Mentoring for new teachers isn’t a new idea—just one that’s catching on. In an effort to reduce attrition, many districts are doing it, and some states require it. Research says it can work. Chicago’s mentoring program, launched as a pilot project in 1997, included over 200 schools last year and is now poised to go citywide. So far, the effort has drawn mixed reviews from teachers and uneven support from principals.
Newly hired teachers are paired with a mentor at their school, and receive 30 hours of training on everything from record keeping to building rapport with co-workers. The program is a joint effort of the School Board, the Chicago Teachers Union and the University of Illinois at Chicago.
The best part is one-on-one attention from a mentor, teachers say. “If I hadn’t had a mentor to talk to on a daily basis, I would be looking for another job,” says Sarah Segall, a Spanish teacher at Austin High School. For one, she was bewildered by shifting class schedules that accompanied each round of standardized testing. Her mentor explained away the confusion over coffee and donuts.
Mentors themselves say the program is long overdue. In the past, music teacher Bob White of Schurz High School saw many new hires driven away by “the paperwork, the lack of guidance, the all-alone feeling, the overwhelming responsibilities that are pressed upon you and you don’t have anyone or anything to help.”
Many new teachers, however, say they would have learned more from a mentor who taught the same subject or grade level. “It doesn’t matter how good the teacher is as a mentor. If they aren’t teaching in your discipline, they can’t help you with curriculum,” says one social studies teacher whose mentor teaches math.
“That’s like having a pediatrician serve as the attending physician for a resident who wants to be a heart surgeon,” agrees Barnett Berry of the National Commission on Teaching and America’s Future. For instance, there are ways to teach algebra to an 8th-grader who hasn’t mastered basic math, he says. But the only way to do that is with content-specific teaching strategies that none but a skilled math teacher can provide.
New teachers need close contact with experts in their content areas, he insists. “Without that support, they become mediocre teachers.”
In Chicago, each mentor works with up to three teachers, who may teach different subjects or at different grade levels. Giving every new hire his or her own mentor in his or her own discipline would be “an extremely expensive proposition,” according to Steven Tozer, a University of Illinois education professor who helps oversee the program. Currently, the program costs less than $1,000 per teacher. Mentors earn a stipend up to $1,500.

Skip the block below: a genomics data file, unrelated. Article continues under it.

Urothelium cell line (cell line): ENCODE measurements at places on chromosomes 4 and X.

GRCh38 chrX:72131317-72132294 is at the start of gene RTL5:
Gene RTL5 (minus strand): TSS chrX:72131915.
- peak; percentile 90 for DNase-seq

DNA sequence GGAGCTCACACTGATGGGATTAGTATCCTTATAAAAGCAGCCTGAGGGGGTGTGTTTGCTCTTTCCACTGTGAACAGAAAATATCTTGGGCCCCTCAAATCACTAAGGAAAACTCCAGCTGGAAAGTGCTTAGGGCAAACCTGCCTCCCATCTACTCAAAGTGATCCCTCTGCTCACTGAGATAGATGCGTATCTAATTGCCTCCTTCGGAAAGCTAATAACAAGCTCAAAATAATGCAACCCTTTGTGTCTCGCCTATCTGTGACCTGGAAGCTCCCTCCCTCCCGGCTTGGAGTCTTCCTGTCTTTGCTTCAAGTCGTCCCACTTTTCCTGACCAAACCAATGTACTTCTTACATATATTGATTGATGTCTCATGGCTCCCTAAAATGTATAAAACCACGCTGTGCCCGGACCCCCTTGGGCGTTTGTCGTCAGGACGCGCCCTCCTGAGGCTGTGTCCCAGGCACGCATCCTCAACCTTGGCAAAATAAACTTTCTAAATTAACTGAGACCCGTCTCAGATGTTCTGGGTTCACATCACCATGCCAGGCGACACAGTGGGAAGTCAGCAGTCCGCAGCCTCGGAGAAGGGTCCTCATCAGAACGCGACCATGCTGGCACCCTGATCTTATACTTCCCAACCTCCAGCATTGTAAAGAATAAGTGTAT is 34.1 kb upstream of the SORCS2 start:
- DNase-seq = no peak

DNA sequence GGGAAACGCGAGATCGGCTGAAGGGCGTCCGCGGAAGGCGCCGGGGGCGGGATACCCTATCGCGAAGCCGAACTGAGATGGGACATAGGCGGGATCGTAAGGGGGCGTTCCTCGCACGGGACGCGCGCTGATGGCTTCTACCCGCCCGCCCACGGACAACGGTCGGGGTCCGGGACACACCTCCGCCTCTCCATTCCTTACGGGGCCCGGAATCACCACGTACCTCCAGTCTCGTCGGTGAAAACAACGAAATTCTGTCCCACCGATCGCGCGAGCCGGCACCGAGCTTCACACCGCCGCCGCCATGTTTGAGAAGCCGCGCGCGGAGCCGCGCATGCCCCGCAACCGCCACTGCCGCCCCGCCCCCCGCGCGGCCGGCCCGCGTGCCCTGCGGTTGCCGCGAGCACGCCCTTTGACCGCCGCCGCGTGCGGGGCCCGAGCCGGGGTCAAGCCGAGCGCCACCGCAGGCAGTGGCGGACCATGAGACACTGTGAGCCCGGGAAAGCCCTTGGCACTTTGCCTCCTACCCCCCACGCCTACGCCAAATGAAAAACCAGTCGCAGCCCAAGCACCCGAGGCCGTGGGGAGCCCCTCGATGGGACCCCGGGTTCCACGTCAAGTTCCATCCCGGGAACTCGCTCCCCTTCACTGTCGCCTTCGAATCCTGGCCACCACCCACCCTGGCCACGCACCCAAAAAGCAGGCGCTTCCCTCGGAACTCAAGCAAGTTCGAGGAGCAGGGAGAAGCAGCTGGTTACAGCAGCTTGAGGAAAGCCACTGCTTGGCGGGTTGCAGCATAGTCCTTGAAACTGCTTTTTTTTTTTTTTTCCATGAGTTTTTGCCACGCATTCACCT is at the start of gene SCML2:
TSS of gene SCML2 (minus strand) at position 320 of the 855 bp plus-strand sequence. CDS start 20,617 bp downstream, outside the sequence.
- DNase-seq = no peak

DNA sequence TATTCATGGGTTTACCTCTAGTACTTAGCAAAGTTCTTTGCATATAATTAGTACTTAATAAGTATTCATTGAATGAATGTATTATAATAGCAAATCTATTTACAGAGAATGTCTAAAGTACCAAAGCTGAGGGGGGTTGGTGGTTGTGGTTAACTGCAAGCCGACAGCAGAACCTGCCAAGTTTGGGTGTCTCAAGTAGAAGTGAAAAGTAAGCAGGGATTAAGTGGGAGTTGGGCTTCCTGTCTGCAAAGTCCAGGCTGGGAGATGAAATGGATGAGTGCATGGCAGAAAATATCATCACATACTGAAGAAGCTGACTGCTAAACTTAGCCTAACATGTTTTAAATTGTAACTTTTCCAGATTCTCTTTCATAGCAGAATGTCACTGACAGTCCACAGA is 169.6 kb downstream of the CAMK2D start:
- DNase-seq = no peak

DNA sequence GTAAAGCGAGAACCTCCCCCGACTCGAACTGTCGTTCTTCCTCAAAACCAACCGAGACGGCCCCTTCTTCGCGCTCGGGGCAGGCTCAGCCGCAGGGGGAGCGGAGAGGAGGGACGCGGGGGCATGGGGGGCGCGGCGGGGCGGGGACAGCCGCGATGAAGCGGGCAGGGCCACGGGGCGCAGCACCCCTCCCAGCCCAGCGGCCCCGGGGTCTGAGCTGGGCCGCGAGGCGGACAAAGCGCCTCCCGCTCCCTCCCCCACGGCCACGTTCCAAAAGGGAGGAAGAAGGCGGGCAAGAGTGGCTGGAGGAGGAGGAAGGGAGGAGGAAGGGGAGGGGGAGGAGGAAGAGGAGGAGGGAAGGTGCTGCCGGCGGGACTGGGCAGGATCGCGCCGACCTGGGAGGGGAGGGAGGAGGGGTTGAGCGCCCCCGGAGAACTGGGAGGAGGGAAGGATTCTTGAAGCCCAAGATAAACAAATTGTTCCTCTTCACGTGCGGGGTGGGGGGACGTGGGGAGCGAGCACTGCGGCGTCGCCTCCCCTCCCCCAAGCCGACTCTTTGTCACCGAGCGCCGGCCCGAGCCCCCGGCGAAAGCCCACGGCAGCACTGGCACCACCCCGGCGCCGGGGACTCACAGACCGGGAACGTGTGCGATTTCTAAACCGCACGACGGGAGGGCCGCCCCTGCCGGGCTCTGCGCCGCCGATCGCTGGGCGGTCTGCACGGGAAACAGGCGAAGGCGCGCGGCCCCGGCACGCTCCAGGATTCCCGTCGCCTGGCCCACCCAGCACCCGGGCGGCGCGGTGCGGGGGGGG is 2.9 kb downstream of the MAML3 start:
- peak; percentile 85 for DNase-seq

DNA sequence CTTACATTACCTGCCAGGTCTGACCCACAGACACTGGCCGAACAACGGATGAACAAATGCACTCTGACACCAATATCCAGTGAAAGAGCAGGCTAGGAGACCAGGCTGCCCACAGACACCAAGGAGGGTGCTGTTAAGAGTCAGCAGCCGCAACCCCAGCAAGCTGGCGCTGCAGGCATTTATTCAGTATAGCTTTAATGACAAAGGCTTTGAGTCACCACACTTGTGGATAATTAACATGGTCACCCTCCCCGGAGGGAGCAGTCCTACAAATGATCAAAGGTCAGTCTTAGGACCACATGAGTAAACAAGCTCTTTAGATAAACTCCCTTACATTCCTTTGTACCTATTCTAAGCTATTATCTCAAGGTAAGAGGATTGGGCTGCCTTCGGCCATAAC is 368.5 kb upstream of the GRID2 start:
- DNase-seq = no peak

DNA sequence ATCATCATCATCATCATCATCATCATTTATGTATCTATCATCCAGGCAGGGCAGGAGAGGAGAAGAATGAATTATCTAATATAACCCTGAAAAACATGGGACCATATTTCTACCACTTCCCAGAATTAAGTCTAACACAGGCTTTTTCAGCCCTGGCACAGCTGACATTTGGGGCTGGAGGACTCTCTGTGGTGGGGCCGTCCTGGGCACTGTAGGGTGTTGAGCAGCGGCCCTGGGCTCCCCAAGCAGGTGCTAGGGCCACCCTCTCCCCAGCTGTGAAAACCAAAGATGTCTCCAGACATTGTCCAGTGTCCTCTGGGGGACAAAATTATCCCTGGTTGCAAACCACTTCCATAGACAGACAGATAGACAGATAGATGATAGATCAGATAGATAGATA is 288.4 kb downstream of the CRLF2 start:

Tozer agrees that subject-area matches are desirable, but more importantly, he says, are the inter-personal skills needed for good mentoring, such as the ability to respect a less experienced colleague, listen well and offer criticism constructively. “These [qualities] are crucial. If the trusting relationship isn’t there, a new teacher is not likely to be forthcoming about problems.”
The board requires 30 hours of training—mainly small- and large-group discussions at regional sites—for all new hires. Those not in the mentoring program took workshops under the name “Focus on the Classroom.” Teachers in both programs said workshops provided some useful information, but not enough to fill 30 hours, and tended to be one-size-fits-all.
“Sometimes we would talk about class-room management, and the elementary teachers would say ‘Put Johnny in time out.’ In high school, that doesn’t work,” notes Keith Robinson, an English teacher at Lane Technical High School, who attended Focus workshops.
This school year, the two programs will be folded together and rechristened M.I.N.T., Mentoring and Induction for New Teachers. Tozer promises some changes along with the new name. For one, the workshops will include small-group discussions aimed at specific disciplines and levels of teaching experience. This would accommodate new hires who are veterans from other districts.
The board also is considering converting an optional 15 hours of training for second-year teachers into a requirement. At certain grade levels, that training involves work with the city’s museums.
One of the greatest challenges in going citywide is getting principal support, says Tozer. The board soon will vote on whether to require schools to provide mentoring to new teachers. So far, it’s been up to the principal. Even so, some mentors and mentees ended up with conflicting schedules and no time to meet or to visit each other’s classrooms.
In August, all principals were to have attended a mentoring program workshop that included advice on scheduling. Only 65 percent of principals who participated last year thought that teachers and mentors had enough time to meet, according to Tozer. “Principals are aware of the problem.”
At this point, crafting an effective mentoring program can only be a trial-and-error process, he explains. “All the mentoring programs in the nation on this scale are relatively new. Because every mentoring program is different, we don’t know exactly what are the variables that reduce attrition.”
“The research on what difference mentoring makes is very promising,” he adds, “but thin right now.”